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Things to consider before dabbling in rescue efforts

BMDLuver
June 28th, 2007, 08:41 AM
There are many folks out there who wish to assist an animal by bringing it into their home and caring for it until such time as a new situation can be found for it. This is a very admirable gesture however, many times these folks don't consider all that is involved in rescue or assisting an animal. I thought perhaps a discussion on this subject would help others considering doing the same. Here's a list of questions and thoughts you should go through prior to getting involved:
Do you have pets of your own?

Are these pets immunized against all diseases?

Are these pets all in good health?

Do these pets have a regular preventative regime?

Do you have a room where an animal could be quarantined for two weeks prior to introduction to your other pets?

Do you know all the signs of each disease the animal could be harbouring?

Do you know what cleaning products you should use in order to avoid cross contamination of your home?

Do you know what to do in case of an emergency... ie. emergency vet numbers, a vet who is willing to give a break on vet care..

Do you have the funds to care for your pets and the animal you bring in should all become ill?

Do you have a back up plan should you no longer be able to assist?

Do you have a means of advertising this animal for adoption when it has been health checked, vaccinated and altered?

Are you prepared to take the animal back into your home should the adoption not work out?

I'm sure there are a ton of other questions you should ask but these are the ones that came to mind presently.

coppperbelle
June 28th, 2007, 11:43 AM
How about:

Is your immediate family on board and willing to help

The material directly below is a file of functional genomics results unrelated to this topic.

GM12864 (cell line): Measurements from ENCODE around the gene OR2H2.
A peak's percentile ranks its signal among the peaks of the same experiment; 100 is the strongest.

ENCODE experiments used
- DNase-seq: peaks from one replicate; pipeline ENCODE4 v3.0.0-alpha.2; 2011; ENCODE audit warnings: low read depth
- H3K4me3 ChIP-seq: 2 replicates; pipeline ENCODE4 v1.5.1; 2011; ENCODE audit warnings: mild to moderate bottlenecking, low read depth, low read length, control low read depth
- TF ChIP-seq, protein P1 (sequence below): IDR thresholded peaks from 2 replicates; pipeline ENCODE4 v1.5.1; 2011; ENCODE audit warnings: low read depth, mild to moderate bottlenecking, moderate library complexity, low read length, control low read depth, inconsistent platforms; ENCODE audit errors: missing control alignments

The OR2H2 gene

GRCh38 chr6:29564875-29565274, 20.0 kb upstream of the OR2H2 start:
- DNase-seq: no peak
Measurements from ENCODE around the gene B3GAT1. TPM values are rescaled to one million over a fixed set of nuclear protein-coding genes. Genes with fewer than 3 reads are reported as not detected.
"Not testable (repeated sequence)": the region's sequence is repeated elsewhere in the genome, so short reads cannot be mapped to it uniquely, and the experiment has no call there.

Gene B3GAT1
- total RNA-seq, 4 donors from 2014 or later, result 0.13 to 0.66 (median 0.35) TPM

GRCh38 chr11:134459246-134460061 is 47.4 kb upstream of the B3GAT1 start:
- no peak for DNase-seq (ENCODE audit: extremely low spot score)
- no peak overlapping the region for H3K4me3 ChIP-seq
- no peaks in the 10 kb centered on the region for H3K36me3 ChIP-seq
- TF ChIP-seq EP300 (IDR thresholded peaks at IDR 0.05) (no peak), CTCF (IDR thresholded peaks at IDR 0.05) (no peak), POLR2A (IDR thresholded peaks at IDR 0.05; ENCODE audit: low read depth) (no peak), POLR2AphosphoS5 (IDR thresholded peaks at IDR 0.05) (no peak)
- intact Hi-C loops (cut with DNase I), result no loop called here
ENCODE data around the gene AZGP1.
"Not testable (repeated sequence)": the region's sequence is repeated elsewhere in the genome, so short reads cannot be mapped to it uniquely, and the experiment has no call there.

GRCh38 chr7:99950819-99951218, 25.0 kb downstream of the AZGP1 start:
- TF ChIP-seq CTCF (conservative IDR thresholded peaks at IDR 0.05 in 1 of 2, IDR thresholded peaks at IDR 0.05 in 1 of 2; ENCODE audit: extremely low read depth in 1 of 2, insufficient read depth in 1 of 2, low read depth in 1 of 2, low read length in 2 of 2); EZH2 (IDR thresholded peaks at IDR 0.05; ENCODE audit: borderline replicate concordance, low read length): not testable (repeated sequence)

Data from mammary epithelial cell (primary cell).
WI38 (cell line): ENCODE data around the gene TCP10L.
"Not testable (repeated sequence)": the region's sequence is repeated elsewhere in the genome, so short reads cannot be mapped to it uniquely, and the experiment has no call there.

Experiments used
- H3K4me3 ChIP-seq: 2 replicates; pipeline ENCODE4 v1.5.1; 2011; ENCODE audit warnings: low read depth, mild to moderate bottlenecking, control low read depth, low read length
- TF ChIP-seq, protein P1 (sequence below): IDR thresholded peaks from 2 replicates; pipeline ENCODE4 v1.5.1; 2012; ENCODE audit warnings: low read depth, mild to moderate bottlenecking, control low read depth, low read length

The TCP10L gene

Are you okay with a dog possibly lifting his leg on your couch or peeing on your wall to wall rugs, flea infestations


Do you mind getting up at all hours of the night to tend to an injured or sick animal or let a dog out.

Frenchy
June 28th, 2007, 12:11 PM
Usually rescues send an adoption questionnair to people before they adopt. I know we do, and the questions on it covers about all of the above.

luckypenny
June 28th, 2007, 12:17 PM
And if you're new to rescuing, do you have a mentor? Someone with experience who can offer support, advice, and practical help? Someone who can teach you all the important things you need to know?

Do you have the time? To train, to make vet visits, to socialize, to clean, to love the animals you bring home (not to mention the pets you already own)? Rescuing/fostering is not just about providing a place to stay, food, and water until a forever home is found. It's about taking responsibility for the animals' lives in every aspect until they are successfully placed.

CyberKitten
June 28th, 2007, 02:15 PM
Yes - and do you have the proper experience and even temperament to handle this. It is like when we accept new residents? Just because someone wants to be an oncologist or a pediatrician does not mean they are actually qualifued to do it- even with the prerequisite courses. That's why it is such an arduus process. The same is true for any program - and I realize much of this is subjective but a lot of it is in fact scientific.

Can the person handle cats- not everyone is prepared to cope with ill cats and to understand when a cat needs a vet - often immediately but there are some things one needs to know to look for. Also - can you tell if the cat is feral or not? Do you know how to socialize a cat ( i loathe the term "tame" - it suggests they were wild ti begin with and most ferals begin life as a domestic cat - do they understand how cats think and act? (ie do you speak cat? I am serious about that - you really need to know how cats think before you start rescuing them!)